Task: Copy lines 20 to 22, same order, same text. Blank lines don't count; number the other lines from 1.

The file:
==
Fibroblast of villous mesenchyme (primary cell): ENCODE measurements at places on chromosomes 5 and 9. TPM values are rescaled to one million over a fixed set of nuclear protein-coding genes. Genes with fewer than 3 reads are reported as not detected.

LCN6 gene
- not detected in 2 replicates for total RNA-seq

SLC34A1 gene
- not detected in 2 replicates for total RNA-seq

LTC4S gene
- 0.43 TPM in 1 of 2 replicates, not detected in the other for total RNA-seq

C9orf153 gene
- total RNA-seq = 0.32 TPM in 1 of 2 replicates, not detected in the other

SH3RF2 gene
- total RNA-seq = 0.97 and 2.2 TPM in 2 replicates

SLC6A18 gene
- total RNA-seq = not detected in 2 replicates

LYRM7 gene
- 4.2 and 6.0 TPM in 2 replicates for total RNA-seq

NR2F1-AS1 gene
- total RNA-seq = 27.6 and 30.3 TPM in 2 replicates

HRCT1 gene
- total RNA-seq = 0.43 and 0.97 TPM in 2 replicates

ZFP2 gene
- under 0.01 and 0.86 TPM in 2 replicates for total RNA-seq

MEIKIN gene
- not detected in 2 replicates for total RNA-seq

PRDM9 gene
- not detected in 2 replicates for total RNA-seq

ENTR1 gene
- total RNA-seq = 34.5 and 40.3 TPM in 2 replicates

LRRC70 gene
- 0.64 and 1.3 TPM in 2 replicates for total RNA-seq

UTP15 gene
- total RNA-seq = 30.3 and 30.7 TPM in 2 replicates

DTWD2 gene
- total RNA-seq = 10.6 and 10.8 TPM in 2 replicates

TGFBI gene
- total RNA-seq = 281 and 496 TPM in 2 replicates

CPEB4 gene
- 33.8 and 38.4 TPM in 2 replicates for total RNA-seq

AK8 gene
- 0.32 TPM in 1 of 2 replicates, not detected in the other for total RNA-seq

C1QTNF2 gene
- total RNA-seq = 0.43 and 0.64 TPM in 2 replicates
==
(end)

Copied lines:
ZFP2 gene
- under 0.01 and 0.86 TPM in 2 replicates for total RNA-seq

MEIKIN gene